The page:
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Sunday, April 23, 2017

Plagiarism: What is a Copyright?

Basically, copyright is a law that gives you ownership over the things you create. Be it a painting, a photograph, a poem or a novel--if you created it, you own it, and it’s the copyright law itself that assures that ownership. The ownership that copyright law grants comes with several rights that you, as the owner, have exclusively. These include the right to

reproduce the work;
prepare derivative works;
distribute copies;
perform the work;
display the work publicly.

These are your rights and your rights alone. Unless you willingly give them up (e.g. via a Creative Commons License), no one can violate them legally. This means that, unless you say otherwise, no one can perform a piece written by you or make copies of it, even with attribution, unless you give the OK.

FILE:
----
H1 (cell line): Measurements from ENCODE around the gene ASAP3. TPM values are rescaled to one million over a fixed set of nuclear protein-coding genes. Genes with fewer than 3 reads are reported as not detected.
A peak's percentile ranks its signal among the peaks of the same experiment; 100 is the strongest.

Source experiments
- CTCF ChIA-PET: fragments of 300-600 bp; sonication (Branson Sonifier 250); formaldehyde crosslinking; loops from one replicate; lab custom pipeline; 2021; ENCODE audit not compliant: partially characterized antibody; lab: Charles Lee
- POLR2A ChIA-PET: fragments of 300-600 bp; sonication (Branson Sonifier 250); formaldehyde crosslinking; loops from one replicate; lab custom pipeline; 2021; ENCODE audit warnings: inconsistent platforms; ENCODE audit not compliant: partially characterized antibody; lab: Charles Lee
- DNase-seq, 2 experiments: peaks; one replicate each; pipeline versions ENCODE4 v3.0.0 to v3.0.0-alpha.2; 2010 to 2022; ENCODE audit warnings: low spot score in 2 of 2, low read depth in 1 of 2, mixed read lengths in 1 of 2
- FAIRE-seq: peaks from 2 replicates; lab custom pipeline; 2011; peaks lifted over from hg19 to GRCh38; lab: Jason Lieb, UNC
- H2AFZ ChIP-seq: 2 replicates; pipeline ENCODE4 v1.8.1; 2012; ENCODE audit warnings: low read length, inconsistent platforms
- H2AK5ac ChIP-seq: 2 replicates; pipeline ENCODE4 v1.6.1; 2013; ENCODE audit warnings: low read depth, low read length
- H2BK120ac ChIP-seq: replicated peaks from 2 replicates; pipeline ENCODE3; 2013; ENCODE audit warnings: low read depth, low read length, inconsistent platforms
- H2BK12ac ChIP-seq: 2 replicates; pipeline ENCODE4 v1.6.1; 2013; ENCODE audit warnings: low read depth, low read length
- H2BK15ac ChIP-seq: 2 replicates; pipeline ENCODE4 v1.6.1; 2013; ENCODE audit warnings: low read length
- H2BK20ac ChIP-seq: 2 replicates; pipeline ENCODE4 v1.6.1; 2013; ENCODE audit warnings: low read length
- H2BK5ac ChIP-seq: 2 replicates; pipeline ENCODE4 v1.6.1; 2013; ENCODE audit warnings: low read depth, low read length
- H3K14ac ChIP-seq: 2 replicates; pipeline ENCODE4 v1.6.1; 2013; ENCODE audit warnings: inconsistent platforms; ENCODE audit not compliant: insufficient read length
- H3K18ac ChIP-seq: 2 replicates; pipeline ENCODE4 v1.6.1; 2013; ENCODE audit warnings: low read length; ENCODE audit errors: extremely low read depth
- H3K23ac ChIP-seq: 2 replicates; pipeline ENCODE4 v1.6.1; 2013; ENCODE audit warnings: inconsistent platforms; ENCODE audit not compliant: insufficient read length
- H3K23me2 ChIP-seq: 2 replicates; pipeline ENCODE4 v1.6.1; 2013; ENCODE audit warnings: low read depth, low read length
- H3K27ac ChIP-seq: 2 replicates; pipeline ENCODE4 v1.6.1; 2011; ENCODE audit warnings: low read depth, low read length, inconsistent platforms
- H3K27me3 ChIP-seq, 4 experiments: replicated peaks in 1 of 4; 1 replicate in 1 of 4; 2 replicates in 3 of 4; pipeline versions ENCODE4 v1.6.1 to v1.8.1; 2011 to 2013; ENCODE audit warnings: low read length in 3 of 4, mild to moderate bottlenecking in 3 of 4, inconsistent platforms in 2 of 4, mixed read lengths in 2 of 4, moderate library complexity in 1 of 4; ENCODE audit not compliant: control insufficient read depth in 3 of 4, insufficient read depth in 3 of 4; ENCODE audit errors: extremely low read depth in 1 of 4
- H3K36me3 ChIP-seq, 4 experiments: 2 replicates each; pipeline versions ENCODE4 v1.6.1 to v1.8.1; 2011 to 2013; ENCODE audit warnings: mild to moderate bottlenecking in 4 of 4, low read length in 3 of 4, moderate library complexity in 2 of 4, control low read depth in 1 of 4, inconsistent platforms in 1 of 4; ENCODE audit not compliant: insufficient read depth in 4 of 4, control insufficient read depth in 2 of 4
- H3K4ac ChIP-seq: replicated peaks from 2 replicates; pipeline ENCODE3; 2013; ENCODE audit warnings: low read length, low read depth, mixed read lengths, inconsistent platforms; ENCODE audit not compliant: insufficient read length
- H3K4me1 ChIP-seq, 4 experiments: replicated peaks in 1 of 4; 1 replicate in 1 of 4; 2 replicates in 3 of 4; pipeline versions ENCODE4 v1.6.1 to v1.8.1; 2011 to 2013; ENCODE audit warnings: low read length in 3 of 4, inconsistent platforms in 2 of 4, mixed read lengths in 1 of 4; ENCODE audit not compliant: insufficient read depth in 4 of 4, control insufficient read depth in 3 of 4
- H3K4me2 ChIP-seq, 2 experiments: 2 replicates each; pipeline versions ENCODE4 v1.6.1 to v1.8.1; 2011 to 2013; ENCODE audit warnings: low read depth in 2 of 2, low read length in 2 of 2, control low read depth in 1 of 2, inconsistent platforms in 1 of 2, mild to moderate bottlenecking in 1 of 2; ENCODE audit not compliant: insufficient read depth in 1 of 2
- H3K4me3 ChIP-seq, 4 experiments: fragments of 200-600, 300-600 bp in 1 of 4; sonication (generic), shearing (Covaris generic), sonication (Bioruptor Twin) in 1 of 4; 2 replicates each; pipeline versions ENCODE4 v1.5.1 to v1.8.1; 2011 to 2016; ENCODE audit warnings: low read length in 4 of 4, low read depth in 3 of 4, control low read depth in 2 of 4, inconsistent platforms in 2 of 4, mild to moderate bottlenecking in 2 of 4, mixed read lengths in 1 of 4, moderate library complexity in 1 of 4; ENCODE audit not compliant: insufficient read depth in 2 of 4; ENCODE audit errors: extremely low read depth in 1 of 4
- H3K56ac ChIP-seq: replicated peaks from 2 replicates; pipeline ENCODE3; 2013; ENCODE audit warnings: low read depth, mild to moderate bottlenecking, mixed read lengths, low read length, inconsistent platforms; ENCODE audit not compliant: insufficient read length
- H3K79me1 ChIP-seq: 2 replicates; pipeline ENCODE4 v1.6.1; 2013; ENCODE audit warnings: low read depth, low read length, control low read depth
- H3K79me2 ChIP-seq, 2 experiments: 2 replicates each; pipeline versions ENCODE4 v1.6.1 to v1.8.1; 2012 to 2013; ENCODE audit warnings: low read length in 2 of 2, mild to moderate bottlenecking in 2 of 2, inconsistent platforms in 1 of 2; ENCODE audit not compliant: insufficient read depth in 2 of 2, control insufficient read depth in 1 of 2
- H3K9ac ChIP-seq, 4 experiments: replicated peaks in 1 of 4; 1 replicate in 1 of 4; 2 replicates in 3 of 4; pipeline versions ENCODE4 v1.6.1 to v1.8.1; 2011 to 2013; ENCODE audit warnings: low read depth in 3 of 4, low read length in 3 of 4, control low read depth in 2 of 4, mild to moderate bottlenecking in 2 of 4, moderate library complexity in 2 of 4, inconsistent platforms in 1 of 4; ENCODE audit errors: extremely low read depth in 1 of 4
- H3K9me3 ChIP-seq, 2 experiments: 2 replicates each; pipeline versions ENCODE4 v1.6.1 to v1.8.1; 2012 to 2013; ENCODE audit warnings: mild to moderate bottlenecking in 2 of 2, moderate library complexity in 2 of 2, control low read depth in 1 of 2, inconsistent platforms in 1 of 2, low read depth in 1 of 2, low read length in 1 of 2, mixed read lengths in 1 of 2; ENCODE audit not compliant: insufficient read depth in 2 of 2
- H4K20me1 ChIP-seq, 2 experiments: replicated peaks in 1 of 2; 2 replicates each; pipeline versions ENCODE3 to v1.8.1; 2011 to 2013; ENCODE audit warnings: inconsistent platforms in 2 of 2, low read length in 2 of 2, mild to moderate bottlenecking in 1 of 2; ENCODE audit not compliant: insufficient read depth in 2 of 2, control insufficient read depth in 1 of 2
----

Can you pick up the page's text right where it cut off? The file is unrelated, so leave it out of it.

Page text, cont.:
Inversely, if you’re looking for material to use or reuse, you should not do either of these things without either asking permission or confirming that the work is in the public domain, which means that the copyright has expired and all of the above rights have been forfeited. Simply put, if the work isn’t in the public domain and you don’t have permission to use a piece, you put yourself at risk of legal action, regardless of your intentions.

A great overview of copyright issues can be seen in this video made for DKG editors and webmasters.

In our next blog, we will review Creative Commons and Google searches, as well as give you places to find images that are labeled Creative Commons. We will also discuss use of the Society logos.

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